Liberalism vs Communism - IRR

Text of a 1950 Race Relations News editorial setting out the liberal mission

Never resting, never tiring … the ceaseless liberal mission

The following editorial published 68 years ago in Race Relations News, the monthly journal of the Institute of Race Relations (IRR), remains as relevant and important in the democratic South Africa of 2018. It was written in 1950 by Dr Agnes Winifred Hoernlé, noted anthropologist and liberal, and, at the time, president of the IRR, and advances the liberal argument in favour of “free minds in free societies”.

Her husband, the liberal philosopher Dr Reinhold Frederick Alfred Hoernlé, who died in 1943, also served as IRR president, from 1933 until his death. His contribution to South African liberalism is commemorated in the IRR’s Hoernlé Memorial Lecture – most recently delivered by Danish journalist and celebrated champion of free speech Flemming Rose last year.

Liberalism versus Communism

Communism, according to the text-books, is simply the term used loosely to cover “all forms and theories of social ownership of wealth”, but more specifically it donates the type of revolutionary socialism first expounded in The Communist Manifesto by Marx and Engels, which openly declared that “social ownership of wealth can be attained by the forcible overthrow of all existing social conditions.” It was first published in 1848.

In our own day we have seen Russia develop first into a communist state, with the relatively small Communist Party holding power for the whole “proletariat”. From that it has developed into a police state not only dominating the people of Russia but over-running neighbouring states and threatening other states by fifth column activities.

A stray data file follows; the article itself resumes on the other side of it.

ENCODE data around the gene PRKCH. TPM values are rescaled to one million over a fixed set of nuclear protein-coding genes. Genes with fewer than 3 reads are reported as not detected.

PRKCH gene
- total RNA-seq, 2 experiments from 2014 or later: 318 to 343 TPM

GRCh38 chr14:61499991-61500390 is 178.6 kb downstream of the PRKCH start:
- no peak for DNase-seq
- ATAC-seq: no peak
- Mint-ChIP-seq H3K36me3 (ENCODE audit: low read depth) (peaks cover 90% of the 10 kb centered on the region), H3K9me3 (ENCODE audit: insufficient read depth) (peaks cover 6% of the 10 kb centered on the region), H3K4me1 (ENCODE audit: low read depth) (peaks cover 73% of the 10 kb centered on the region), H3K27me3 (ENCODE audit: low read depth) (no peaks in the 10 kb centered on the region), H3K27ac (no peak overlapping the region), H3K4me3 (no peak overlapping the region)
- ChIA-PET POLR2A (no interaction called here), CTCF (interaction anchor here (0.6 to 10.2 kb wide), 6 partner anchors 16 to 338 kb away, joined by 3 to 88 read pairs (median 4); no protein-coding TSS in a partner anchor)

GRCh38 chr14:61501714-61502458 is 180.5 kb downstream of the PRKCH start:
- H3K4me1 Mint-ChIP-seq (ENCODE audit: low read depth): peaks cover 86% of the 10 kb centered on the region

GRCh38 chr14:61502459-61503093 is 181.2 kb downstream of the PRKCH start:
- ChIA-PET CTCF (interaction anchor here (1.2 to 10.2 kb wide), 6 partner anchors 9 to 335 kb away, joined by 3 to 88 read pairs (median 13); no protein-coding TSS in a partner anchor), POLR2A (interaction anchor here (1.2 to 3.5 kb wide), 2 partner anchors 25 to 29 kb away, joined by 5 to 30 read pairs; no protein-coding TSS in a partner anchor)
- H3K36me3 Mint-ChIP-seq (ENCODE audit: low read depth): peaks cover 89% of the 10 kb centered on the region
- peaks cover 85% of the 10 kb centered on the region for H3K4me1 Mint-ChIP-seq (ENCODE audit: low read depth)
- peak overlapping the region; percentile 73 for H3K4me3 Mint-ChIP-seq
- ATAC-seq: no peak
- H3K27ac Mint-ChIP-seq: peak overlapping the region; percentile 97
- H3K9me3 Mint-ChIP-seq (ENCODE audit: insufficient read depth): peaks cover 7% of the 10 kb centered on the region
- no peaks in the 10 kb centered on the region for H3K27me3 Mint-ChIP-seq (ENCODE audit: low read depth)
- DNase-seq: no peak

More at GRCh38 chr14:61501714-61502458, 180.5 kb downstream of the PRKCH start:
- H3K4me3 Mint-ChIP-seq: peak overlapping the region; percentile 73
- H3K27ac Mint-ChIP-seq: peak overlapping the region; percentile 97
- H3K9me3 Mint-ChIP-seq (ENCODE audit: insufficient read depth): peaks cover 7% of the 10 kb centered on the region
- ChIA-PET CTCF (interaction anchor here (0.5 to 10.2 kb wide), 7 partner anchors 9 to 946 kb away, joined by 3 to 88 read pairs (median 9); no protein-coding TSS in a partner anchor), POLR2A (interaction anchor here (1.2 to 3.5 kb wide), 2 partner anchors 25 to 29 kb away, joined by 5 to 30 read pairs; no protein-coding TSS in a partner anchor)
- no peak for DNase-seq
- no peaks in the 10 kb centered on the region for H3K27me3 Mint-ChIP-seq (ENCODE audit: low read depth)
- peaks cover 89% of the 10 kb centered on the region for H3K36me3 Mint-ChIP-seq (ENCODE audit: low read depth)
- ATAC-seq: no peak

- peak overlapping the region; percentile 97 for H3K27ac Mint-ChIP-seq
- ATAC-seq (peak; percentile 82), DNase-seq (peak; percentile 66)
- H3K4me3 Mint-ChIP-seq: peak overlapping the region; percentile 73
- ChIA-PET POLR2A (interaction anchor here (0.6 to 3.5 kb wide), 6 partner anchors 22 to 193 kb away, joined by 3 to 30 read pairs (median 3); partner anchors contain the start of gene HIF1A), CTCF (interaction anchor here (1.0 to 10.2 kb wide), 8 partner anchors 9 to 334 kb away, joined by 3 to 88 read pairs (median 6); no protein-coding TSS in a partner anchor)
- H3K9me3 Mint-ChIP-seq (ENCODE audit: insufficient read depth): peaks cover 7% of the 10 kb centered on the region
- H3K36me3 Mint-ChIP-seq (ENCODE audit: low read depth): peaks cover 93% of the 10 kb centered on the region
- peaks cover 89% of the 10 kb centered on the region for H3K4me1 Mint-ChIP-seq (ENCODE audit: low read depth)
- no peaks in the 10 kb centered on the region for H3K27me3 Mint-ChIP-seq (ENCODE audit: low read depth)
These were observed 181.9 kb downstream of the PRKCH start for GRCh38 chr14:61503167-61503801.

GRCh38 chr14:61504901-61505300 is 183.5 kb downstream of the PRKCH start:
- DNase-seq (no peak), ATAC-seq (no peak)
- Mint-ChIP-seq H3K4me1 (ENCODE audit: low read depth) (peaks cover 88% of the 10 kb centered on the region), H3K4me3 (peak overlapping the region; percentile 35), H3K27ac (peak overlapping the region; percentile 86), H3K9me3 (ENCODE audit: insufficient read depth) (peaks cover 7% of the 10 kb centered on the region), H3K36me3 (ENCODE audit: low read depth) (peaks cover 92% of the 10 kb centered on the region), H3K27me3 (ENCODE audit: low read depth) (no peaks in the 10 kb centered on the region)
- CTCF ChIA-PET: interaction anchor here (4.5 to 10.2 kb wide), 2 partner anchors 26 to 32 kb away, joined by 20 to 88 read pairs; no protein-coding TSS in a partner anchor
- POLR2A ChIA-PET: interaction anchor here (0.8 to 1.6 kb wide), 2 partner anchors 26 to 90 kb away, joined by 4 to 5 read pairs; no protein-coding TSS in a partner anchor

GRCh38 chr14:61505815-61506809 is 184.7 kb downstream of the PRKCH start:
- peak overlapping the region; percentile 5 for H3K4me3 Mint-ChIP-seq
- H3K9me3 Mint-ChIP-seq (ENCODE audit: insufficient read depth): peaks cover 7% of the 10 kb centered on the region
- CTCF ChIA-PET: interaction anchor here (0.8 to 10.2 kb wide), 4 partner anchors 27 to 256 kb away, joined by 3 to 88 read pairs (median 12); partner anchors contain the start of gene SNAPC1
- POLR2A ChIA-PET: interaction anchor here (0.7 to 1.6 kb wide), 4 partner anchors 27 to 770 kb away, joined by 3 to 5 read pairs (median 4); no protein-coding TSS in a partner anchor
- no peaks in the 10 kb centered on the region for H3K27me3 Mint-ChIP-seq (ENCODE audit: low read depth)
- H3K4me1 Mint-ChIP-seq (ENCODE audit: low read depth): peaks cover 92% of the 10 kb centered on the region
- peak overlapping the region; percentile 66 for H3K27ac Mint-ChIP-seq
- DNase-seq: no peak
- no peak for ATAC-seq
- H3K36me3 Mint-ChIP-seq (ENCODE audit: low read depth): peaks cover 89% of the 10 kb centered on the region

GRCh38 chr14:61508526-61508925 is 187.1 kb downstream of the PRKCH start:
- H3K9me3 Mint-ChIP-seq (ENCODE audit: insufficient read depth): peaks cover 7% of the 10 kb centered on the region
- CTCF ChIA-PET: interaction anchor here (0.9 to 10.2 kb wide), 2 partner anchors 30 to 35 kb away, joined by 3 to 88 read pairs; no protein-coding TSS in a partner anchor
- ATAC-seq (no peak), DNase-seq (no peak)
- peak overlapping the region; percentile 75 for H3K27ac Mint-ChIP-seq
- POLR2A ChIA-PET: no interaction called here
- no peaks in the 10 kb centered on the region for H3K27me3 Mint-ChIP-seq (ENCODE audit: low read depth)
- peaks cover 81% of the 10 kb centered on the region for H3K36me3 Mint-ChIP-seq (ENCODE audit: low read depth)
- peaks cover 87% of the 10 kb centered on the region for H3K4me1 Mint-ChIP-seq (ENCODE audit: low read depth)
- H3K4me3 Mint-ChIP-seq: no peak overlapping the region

Though the manifesto claims that the ultimate aim is an association in which “the free development of each is the condition for the free development of all”, there exists to-day a rigid control by a small minority of the lives of countless millions. Man in all the areas controlled by the Russian Communists is subservient to the state in all phases of his life.

On the other hand the aim of Liberalism is “to free human beings from whatever stands in the way of their realising the best that their nature is capable of”. It is ever concerned with the quality of human lives and every social system is judged by this standard – that is, the degree to which it provides the conditions for the development of the inborn capacities of man and the institutions which will enable him to live a full life in satisfying the wide range of potentialities in his nature. The lives of individual members are the test for any society.

“Liberals have always found themselves compelled to criticise and challenge all inter-group relations in which one group in its own interests, disintegrates other groups without offering opportunities for new integration, or imposes rigid limits to the progress and self development of other groups. They have always stood up both for the liberties of oppressed or restricted individuals and for the liberties of oppressed groups, whether economic classes, churches, nations or races.”

Communism is prepared not only to deny satisfactory lives to millions of human beings, but even to destroy millions of human beings in the professed search for “free development for all”.

Liberals are convinced that it is possible to share advantages and privileges and to communicate them to others without in the process denying to generations of men any worthwhile life at all. They are satisfied that it is possible, without violent revolution, to give open access to the culture values of humanity to all. Never resting, never tiring, it is the duty of liberals to devote their initiative and their energy to the achievement of “free minds in free societies” in which the quality of human lives is no longer a reproach to any but maybe some individual selves.

Liberals must be prepared to make great sacrifices to prove that material benefits can be won without crushing the freedom of the spirit. “The state was made for man, not man for the state.”


President of the S.A. Institute of Race Relations

August 1950